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Mix of Architecture
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Goddess Victoria on Her Chariot
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Looking Down at the Square and the Church
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Standing on the Rooftop

From what we’ve read, there are some mixed feelings for locals regarding the Altare dell Patria, some of national pride and others feeling that it is a little too ostentatious. Either way, since it is centrally located and has the rooftop viewing platform, it is certainly a location that should be part of your walking tour of Rome. We visited on our second day and found it an easy walk from the Pantheon through Rome’s winding streets.

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View of the Roman Forum
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Sitting on the Restaurant’s Balcony
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Display in the Museum
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Rooftops of the City
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The Back of the Statue as Seen from the Roman Forum

 

Floors and Ceilings at the Vatican Museums

There are a few places where the floors, ceilings, and even the walls can be just as fascinating as the pieces of art or furniture that are in them. The Vatican Museums are definitely such a place where no matter which way you look there seem to be beautiful geometric patterns or murals painted directly onto the ceiling. Obviously there is the Sistine Chapel, but just within the Vatican Museums themselves there is much to see beyond the famous artwork that is housed there. There are certainly many other palaces that we’ve visited that have very ornate floors and ceilings, but these are definitely some of the most interesting and beautiful. It isn’t often that you find yourself taking photographs of a floor, but just because it is beneath your feet doesn’t mean it can’t be art. It is certainly a reminder to not only look left and right, but to also look up and down as well.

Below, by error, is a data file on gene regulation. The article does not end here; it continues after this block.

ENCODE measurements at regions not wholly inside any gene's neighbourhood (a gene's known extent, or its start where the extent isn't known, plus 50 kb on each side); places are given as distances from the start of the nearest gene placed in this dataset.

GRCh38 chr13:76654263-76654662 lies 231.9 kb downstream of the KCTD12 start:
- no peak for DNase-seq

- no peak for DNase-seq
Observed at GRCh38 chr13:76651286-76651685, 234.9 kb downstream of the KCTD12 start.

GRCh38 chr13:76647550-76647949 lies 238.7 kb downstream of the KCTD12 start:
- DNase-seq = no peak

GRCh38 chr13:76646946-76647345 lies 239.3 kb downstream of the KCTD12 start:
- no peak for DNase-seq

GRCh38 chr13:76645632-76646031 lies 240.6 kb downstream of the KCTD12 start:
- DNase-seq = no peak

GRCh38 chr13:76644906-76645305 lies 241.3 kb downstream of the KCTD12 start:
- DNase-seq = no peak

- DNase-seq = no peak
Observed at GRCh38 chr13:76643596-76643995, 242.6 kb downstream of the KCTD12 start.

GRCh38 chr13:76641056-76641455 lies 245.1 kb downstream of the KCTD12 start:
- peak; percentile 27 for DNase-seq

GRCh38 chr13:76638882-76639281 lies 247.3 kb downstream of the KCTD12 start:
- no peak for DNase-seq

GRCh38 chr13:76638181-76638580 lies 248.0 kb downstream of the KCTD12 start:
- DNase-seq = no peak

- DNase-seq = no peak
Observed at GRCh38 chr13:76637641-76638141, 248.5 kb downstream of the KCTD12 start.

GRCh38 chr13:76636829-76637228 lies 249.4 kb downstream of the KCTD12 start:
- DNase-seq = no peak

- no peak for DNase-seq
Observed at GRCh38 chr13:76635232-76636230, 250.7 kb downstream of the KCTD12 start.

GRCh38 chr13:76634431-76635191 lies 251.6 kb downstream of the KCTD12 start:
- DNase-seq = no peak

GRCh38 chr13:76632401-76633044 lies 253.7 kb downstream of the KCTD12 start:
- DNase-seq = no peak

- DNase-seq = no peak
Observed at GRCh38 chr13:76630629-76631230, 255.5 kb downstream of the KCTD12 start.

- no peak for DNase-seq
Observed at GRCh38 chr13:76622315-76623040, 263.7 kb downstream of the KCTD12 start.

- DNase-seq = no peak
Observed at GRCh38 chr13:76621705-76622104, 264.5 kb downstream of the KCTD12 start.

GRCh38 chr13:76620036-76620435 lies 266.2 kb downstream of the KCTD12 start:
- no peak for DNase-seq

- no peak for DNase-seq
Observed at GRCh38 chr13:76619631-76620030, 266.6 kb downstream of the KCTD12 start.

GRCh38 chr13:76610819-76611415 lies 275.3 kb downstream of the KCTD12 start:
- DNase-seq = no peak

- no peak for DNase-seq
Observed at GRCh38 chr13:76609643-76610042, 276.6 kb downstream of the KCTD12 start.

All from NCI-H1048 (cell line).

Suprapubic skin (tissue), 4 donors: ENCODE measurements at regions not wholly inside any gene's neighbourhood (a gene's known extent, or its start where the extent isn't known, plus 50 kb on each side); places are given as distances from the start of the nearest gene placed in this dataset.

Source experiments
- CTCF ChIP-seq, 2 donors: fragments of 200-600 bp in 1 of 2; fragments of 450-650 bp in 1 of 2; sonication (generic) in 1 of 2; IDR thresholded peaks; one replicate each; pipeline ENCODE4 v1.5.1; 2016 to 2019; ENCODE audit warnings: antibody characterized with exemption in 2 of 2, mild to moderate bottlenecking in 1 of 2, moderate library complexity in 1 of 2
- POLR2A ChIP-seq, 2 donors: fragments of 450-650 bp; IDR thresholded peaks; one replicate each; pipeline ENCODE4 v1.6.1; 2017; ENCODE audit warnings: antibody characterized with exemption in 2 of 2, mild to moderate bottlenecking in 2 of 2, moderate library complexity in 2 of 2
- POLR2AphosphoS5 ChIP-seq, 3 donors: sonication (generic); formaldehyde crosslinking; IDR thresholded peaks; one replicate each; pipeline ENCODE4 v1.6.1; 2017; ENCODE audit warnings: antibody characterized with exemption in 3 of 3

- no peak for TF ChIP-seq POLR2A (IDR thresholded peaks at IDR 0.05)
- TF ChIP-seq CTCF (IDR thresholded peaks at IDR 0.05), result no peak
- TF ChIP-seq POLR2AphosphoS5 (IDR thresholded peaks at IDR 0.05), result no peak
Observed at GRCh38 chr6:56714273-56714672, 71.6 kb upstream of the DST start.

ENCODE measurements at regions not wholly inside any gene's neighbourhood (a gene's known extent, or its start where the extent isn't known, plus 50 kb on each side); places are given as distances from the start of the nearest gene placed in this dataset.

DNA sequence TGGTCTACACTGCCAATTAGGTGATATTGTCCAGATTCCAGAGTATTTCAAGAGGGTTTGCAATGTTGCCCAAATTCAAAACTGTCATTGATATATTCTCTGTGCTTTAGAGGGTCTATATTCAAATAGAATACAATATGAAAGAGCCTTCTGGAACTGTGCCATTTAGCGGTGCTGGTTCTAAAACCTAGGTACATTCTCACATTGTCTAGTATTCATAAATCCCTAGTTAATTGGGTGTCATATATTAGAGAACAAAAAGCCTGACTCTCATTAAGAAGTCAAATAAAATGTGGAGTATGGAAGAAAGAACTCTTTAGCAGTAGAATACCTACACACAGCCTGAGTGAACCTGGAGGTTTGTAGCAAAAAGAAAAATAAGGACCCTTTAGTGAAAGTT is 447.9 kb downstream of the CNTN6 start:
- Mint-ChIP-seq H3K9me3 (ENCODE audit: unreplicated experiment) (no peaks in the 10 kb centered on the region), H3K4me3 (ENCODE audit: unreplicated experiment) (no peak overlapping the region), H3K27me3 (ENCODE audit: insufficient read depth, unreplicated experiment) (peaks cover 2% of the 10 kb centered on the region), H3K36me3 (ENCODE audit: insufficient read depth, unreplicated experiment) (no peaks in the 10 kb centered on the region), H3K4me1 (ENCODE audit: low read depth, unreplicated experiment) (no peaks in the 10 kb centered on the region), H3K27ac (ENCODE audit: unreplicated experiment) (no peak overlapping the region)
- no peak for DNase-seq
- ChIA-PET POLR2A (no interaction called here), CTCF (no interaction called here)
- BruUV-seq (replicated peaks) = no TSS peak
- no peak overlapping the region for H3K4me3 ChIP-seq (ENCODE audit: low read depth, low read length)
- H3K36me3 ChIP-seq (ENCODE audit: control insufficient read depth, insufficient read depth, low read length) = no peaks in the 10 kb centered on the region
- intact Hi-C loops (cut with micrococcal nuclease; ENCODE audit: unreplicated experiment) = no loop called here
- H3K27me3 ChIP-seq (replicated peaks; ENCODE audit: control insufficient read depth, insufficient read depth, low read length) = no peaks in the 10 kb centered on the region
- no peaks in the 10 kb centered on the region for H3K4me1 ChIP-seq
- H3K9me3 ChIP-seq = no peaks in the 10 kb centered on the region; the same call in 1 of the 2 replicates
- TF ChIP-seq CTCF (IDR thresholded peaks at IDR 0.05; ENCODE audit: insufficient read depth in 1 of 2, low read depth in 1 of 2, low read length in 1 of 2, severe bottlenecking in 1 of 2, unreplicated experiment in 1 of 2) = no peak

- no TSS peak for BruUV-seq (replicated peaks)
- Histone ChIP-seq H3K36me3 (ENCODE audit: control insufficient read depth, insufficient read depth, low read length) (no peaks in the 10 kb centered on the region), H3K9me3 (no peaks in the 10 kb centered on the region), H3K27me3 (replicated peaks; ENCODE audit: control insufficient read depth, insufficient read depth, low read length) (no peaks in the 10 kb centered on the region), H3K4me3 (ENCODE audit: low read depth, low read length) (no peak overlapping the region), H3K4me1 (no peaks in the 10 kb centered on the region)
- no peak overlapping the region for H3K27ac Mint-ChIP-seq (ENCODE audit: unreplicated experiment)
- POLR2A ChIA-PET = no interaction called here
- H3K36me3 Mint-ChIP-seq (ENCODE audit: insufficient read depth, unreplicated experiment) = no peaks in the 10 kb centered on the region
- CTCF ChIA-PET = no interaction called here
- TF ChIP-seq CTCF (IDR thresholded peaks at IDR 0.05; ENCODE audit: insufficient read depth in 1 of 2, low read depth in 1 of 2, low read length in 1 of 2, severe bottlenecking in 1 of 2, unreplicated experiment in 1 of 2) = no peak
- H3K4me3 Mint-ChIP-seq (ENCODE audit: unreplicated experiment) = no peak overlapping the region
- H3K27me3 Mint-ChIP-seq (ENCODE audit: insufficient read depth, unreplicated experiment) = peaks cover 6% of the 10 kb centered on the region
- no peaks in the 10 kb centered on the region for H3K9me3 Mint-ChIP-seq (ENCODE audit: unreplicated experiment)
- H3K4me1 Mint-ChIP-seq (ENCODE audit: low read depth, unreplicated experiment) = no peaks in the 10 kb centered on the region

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Individual Art Combining to a Cohesive Ceiling
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Looking Up at a Dome
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Every Hallway’s Ceiling is Unique
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Beautiful Floor
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Connecting Patterns
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Mural on the Ceiling
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Symmetry above a Doorway
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Another Dome
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The Floor is as Interesting as Everything Else
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So Many Murals Inside of a Dome
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3 Dimensional Walls and Ceiling
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Another Ceiling with Artwork
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Archway and Dome
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Colorful Walls and Ceiling